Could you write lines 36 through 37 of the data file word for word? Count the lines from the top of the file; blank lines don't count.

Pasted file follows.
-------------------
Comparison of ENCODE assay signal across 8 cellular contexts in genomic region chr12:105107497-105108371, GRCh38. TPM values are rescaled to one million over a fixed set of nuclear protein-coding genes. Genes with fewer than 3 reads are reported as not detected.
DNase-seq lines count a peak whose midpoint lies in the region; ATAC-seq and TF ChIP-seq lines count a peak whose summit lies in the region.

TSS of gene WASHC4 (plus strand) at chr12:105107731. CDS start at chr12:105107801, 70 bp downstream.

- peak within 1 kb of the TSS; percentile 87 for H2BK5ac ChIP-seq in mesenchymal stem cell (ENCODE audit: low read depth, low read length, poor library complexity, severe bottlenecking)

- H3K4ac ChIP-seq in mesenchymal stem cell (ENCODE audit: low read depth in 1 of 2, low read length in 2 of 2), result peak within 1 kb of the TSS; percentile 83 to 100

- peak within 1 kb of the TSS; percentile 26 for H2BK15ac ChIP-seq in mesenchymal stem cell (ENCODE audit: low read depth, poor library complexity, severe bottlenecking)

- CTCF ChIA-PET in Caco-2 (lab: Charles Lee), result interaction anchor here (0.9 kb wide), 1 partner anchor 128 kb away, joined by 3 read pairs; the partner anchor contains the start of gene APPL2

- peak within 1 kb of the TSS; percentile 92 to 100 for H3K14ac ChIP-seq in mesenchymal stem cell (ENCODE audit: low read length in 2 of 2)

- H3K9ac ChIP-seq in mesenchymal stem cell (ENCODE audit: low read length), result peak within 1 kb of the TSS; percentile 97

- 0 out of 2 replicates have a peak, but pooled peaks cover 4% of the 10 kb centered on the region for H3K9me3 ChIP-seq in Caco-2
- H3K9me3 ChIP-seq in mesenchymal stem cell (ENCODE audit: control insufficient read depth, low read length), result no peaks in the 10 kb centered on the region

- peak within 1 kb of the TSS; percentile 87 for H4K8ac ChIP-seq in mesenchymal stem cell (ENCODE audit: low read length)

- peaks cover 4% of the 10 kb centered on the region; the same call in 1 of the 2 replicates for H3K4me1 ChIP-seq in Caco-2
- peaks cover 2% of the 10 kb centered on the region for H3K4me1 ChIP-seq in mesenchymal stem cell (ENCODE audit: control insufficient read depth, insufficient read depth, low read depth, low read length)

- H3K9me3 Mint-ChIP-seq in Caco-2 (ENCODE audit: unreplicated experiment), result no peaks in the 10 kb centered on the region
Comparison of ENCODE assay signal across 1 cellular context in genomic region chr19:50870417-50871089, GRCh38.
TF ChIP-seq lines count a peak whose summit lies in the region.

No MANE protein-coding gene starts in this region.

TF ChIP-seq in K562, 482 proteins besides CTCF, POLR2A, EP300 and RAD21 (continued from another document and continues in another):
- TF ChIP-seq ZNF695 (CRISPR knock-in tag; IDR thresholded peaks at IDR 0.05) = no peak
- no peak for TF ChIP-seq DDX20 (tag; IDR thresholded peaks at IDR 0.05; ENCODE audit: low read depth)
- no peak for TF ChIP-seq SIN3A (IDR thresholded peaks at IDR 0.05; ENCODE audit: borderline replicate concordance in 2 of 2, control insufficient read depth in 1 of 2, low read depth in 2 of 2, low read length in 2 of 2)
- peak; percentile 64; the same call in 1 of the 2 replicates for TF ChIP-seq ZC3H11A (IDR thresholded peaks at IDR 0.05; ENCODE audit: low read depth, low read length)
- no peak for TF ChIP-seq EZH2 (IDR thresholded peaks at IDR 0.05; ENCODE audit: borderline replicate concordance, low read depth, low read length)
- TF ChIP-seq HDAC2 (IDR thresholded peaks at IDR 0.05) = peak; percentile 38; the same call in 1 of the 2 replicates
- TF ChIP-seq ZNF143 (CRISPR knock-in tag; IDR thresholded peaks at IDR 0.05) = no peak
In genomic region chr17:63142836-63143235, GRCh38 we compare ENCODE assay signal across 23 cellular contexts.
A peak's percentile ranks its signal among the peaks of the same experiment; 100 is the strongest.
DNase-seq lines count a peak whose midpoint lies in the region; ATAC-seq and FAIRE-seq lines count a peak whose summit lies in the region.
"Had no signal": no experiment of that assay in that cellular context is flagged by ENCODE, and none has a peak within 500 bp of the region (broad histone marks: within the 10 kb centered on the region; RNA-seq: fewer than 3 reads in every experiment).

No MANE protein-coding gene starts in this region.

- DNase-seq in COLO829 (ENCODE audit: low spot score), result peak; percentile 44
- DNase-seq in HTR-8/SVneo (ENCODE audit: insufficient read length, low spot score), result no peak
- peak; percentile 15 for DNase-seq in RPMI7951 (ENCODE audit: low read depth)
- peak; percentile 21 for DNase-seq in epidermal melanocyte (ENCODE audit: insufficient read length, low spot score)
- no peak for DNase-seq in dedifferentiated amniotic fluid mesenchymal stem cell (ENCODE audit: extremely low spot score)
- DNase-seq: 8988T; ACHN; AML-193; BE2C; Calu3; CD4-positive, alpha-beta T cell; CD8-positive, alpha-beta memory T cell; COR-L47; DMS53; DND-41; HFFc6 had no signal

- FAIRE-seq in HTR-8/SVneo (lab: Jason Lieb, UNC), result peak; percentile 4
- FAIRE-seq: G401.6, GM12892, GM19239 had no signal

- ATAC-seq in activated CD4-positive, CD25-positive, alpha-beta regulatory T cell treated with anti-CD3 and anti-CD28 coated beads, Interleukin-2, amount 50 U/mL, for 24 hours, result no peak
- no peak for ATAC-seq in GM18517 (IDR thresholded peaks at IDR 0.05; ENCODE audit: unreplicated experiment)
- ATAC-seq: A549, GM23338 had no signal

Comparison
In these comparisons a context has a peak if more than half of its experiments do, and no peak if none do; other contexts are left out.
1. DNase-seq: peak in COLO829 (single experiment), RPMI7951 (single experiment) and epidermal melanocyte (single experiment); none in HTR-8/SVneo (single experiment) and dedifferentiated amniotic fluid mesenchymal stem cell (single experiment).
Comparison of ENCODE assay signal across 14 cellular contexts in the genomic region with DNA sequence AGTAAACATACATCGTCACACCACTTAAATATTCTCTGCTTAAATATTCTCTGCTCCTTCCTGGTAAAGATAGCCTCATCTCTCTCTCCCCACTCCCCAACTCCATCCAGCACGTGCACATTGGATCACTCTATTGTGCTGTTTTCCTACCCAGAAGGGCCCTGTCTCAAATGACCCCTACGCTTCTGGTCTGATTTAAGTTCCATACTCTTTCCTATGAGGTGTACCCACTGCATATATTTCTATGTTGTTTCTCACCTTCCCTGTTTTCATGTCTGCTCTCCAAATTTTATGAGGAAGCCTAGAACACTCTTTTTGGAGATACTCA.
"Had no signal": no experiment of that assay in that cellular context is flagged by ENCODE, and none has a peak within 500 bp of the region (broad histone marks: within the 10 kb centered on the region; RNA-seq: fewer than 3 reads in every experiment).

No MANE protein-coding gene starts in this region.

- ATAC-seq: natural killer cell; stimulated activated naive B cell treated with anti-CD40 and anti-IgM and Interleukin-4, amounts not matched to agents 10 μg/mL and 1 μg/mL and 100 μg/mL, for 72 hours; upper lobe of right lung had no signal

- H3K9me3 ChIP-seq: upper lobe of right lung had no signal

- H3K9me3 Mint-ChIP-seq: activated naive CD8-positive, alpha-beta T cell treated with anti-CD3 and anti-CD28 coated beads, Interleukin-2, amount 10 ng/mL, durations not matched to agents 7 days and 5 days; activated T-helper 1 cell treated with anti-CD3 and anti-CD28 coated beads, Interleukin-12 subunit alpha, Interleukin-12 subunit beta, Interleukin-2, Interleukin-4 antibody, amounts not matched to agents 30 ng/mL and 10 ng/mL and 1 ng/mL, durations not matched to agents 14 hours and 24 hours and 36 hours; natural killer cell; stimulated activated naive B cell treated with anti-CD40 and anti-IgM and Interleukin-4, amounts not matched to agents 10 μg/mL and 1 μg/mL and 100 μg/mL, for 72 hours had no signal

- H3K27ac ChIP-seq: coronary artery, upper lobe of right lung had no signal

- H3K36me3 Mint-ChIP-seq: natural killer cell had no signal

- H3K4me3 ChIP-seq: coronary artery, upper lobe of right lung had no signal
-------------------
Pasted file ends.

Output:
- no peak for DNase-seq in dedifferentiated amniotic fluid mesenchymal stem cell (ENCODE audit: extremely low spot score)
- DNase-seq: 8988T; ACHN; AML-193; BE2C; Calu3; CD4-positive, alpha-beta T cell; CD8-positive, alpha-beta memory T cell; COR-L47; DMS53; DND-41; HFFc6 had no signal